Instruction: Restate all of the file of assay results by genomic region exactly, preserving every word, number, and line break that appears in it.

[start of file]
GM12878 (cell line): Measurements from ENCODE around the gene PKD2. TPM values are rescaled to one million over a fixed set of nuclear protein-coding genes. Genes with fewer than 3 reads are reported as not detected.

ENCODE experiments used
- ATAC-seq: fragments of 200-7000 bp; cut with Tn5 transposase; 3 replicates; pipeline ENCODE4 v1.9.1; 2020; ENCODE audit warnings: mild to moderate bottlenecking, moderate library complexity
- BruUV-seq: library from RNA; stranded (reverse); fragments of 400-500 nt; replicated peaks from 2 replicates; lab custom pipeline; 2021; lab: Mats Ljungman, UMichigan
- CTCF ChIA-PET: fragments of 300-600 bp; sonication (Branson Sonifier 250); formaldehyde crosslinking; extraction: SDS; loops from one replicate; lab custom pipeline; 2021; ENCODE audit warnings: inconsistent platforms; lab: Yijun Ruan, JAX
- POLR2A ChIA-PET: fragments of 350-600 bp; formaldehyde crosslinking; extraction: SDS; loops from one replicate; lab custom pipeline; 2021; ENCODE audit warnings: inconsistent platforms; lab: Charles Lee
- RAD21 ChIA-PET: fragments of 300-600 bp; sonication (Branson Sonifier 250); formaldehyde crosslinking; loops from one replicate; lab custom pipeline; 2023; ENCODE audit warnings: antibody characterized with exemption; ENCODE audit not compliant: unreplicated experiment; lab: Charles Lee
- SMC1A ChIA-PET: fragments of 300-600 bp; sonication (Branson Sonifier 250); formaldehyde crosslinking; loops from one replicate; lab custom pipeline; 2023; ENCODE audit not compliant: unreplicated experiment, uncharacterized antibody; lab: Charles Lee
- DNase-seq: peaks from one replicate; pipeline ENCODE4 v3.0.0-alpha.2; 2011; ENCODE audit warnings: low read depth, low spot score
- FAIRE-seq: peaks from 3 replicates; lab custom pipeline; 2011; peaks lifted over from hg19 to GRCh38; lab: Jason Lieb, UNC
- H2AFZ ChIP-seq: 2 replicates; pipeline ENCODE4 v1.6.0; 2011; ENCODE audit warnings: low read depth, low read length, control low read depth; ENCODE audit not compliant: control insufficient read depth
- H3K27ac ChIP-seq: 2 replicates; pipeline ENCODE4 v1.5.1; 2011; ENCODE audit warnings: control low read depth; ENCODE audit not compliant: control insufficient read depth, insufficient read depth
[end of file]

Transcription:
GM12878 (cell line): Measurements from ENCODE around the gene PKD2. TPM values are rescaled to one million over a fixed set of nuclear protein-coding genes. Genes with fewer than 3 reads are reported as not detected.

ENCODE experiments used
- ATAC-seq: fragments of 200-7000 bp; cut with Tn5 transposase; 3 replicates; pipeline ENCODE4 v1.9.1; 2020; ENCODE audit warnings: mild to moderate bottlenecking, moderate library complexity
- BruUV-seq: library from RNA; stranded (reverse); fragments of 400-500 nt; replicated peaks from 2 replicates; lab custom pipeline; 2021; lab: Mats Ljungman, UMichigan
- CTCF ChIA-PET: fragments of 300-600 bp; sonication (Branson Sonifier 250); formaldehyde crosslinking; extraction: SDS; loops from one replicate; lab custom pipeline; 2021; ENCODE audit warnings: inconsistent platforms; lab: Yijun Ruan, JAX
- POLR2A ChIA-PET: fragments of 350-600 bp; formaldehyde crosslinking; extraction: SDS; loops from one replicate; lab custom pipeline; 2021; ENCODE audit warnings: inconsistent platforms; lab: Charles Lee
- RAD21 ChIA-PET: fragments of 300-600 bp; sonication (Branson Sonifier 250); formaldehyde crosslinking; loops from one replicate; lab custom pipeline; 2023; ENCODE audit warnings: antibody characterized with exemption; ENCODE audit not compliant: unreplicated experiment; lab: Charles Lee
- SMC1A ChIA-PET: fragments of 300-600 bp; sonication (Branson Sonifier 250); formaldehyde crosslinking; loops from one replicate; lab custom pipeline; 2023; ENCODE audit not compliant: unreplicated experiment, uncharacterized antibody; lab: Charles Lee
- DNase-seq: peaks from one replicate; pipeline ENCODE4 v3.0.0-alpha.2; 2011; ENCODE audit warnings: low read depth, low spot score
- FAIRE-seq: peaks from 3 replicates; lab custom pipeline; 2011; peaks lifted over from hg19 to GRCh38; lab: Jason Lieb, UNC
- H2AFZ ChIP-seq: 2 replicates; pipeline ENCODE4 v1.6.0; 2011; ENCODE audit warnings: low read depth, low read length, control low read depth; ENCODE audit not compliant: control insufficient read depth
- H3K27ac ChIP-seq: 2 replicates; pipeline ENCODE4 v1.5.1; 2011; ENCODE audit warnings: control low read depth; ENCODE audit not compliant: control insufficient read depth, insufficient read depth